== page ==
Cuba, New York – Wednesday, January 15, 2020 – Twenty-seven VEX Robotics teams from across Cattaraugus and Allegany Counties attended the 2nd annual VEX Robotics Qualifying Tournament at Cuba-Rushford Middle/High School on Wednesday, January 15, 2020. Students competed with and against teams from Belfast, Cattaraugus-Little Valley, Cuba-Rushford, Fillmore, Franklinville, Genesee Valley, Hinsdale, Pioneer, Portville, Salamanca, Scio, Wellsville, and Whitesville. The middle and high school students executed the 2019-2020 VEX Robotics Competition game, Tower Takeover, which is played by placing different colored cubes in towers and goal zones during a 2-minute match.
Congratulations go out to 4 teams from Cuba-Rushford and Franklinville. Specifically, 2 Cuba-Rushford teams (Rebel Robotics and Yellow Team), who formed an alliance and went on to become Tournament Champions. The Franklinville (Wasted Potential) team earned the Excellence Award and the Franklinville (The Ratz) team earned the Design Award. These four teams qualify to attend the Northern New York State Championship to be held in Syracuse on February 29.
Additionally, the Judges Award was presented to the Wellsville team (Big Cat Robotics) to acknowledge their outstanding Engineering Notebook.
The Volunteer of the Year Award was given to Alex Palowitch from iDesign Solutions.
To prepare for the tournament, students worked together to design, build and program a semiautonomous robot that could quickly and efficiently solve the specific challenges of the 2019-2020 VEX Robotics Competition game, Tower Takeover. Teams studied electronics, programming, mechanical systems, animation, 3D CAD, computer aided machining, web design, and materials fabrication. An equally important set of skills is learned through competition: communication, negotiation, project management, time management and teamwork.
The tournament was possible because of a tremendous collaborative effort between Cuba-Rushford school and CABOCES. The CABOCES Tech Support team, along with ISS (Professional Development, Learning Resources, and Student Programs) worked together to make the tournament a success. Additional support and guidance, which was invaluable, came from Alex Palowitch from iDESIGN Solutions.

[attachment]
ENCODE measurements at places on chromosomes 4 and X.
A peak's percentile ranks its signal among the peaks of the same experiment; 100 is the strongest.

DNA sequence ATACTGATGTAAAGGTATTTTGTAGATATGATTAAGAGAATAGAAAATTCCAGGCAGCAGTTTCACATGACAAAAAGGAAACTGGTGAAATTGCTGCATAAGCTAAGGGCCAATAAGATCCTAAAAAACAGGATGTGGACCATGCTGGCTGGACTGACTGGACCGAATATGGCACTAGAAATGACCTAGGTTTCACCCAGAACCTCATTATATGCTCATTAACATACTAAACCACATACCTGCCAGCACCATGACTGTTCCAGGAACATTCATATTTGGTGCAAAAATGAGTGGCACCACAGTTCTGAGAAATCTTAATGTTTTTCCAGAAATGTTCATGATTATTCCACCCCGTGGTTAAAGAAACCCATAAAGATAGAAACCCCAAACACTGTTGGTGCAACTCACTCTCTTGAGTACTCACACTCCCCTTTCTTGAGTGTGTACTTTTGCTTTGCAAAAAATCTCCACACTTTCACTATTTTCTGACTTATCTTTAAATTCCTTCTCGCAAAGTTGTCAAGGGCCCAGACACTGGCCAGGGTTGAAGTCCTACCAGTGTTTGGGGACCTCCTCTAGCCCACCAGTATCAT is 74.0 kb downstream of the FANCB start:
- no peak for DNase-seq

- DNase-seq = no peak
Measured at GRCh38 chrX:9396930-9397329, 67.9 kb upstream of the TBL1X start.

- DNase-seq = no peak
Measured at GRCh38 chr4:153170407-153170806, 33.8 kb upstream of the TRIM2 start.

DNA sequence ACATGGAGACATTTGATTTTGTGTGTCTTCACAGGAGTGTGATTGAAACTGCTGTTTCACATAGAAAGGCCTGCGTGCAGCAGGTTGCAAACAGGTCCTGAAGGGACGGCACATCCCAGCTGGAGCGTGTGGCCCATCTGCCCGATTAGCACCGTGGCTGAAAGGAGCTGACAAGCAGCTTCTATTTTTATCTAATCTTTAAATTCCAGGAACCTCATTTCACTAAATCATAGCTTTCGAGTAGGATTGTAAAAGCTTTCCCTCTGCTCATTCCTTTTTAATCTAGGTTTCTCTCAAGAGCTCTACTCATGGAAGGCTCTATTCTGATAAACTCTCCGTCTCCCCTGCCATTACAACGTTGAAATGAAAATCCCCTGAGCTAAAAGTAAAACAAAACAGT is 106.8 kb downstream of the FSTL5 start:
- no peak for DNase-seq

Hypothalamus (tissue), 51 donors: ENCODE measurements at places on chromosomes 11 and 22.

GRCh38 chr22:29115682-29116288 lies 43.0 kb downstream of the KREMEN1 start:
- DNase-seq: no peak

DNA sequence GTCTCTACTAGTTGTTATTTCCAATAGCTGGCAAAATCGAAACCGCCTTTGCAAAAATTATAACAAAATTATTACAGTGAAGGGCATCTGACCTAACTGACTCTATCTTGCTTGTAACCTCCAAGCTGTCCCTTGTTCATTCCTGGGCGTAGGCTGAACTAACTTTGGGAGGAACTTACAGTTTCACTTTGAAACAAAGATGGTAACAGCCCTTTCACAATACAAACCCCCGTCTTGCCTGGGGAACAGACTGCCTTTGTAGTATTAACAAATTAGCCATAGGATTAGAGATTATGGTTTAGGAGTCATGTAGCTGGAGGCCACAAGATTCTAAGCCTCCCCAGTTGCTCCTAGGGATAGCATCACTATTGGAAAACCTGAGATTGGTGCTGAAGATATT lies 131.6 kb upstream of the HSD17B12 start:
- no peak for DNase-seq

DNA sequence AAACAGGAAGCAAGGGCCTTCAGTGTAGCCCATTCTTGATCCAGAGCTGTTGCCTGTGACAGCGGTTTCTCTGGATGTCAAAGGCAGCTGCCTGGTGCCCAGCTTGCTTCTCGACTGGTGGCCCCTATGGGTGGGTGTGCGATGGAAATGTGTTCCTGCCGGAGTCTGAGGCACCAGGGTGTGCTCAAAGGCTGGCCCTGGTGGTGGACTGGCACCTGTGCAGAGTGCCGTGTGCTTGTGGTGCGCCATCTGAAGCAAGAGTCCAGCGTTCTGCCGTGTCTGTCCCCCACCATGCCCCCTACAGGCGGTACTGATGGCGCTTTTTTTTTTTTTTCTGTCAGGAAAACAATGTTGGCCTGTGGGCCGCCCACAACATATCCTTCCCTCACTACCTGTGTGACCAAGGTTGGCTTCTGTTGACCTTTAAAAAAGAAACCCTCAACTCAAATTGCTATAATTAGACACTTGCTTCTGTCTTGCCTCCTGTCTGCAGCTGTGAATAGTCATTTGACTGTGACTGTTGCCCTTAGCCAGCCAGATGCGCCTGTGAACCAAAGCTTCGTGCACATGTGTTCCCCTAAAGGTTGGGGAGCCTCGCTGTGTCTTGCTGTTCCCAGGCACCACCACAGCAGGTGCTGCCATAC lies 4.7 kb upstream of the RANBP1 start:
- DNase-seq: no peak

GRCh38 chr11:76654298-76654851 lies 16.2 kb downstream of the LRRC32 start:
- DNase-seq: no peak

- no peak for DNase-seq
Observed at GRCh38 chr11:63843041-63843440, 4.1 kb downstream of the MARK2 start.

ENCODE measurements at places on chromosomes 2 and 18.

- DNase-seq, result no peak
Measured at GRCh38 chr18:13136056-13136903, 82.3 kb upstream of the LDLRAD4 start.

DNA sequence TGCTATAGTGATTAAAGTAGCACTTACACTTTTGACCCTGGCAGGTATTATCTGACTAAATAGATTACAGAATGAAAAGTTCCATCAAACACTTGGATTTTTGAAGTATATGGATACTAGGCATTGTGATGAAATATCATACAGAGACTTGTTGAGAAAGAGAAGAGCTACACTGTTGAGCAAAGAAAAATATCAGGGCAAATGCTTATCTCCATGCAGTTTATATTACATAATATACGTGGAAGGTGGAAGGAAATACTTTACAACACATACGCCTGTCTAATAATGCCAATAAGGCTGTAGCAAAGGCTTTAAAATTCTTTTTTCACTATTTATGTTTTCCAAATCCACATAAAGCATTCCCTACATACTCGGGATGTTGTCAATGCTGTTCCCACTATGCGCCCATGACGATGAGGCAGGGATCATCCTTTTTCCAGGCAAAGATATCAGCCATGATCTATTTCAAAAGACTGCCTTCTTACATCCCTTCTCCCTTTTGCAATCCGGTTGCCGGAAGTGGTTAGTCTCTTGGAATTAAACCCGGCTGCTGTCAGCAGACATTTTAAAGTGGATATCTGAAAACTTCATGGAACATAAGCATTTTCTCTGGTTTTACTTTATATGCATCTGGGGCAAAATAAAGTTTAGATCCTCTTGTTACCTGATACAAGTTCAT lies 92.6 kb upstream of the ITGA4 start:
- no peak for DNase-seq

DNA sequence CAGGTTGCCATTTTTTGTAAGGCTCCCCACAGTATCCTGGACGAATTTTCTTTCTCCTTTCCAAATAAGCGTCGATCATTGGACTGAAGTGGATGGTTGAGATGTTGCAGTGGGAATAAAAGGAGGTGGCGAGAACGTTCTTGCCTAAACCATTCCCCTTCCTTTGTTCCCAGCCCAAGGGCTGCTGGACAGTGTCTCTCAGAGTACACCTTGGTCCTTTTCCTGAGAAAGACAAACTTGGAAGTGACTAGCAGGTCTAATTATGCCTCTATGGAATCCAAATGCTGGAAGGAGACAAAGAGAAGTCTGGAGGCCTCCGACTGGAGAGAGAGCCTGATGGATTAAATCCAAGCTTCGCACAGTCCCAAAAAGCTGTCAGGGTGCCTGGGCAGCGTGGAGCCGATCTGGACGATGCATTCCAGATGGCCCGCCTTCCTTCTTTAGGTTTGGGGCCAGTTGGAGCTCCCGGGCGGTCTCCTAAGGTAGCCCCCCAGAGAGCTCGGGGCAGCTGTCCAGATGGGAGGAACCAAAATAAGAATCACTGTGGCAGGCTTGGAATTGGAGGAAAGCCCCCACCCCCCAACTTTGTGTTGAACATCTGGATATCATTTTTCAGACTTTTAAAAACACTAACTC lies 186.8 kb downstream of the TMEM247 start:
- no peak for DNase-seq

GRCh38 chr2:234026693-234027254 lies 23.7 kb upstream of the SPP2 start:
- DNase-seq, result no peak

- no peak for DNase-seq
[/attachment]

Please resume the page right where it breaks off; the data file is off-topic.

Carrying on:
The Cuba-Rushford Qualifying Tournament is one of a series of VEX Robotics Competitions taking place internationally throughout the year. VEX Competitions are the largest and fastest growing competitive robotics programs for elementary schools, middle schools, high schools and college aged students around the world. VEX Competitions represent over 24,000 teams from 61 countries that participate in more than 1,650 VEX Competition events worldwide. The competition season culminates each spring, with VEX Robotics World Championship, a highly anticipated event that unites top qualifying teams from local, state, regional and international VEX Robotics Competitions to crown World Champions. More information about the VEX Robotics Competition is available at RoboticsEducation.org, RobotEvents.com and VEXRobotics.com. To find out how to become involved in VEX Robotics in the CABOCES region, email firstname.lastname@example.org or call 716-376-8323.
About the REC Foundation
The Robotics Education & Competition Foundation manages the VEX Robotics Competition, which thousands of schools participate in around the world each year. REC states that one million students are reached worldwide through all the VEX robotics programs, classrooms, and competitions.
The REC Foundation seeks to increase student interest and involvement in science, technology, engineering and mathematics (STEM) by engaging students in hands-on, sustainable and affordable curriculum-based robotics engineering programs across the U.S. and internationally. Its goal is to provide these programs with services, solutions, and a community that allows them to flourish in a way that fosters the technical and interpersonal skills necessary for students to succeed in the 21st Century. The REC Foundation develops partnerships with K-12 education, higher education, government, industry, and the non-profit community to achieve this work so that one day these programs will become accessible to all students and all schools in all communities. For more information on REC Foundation, visit www.RoboticsEducation.org.
Jean Oliverio, Student Programs, ISS, CABOCES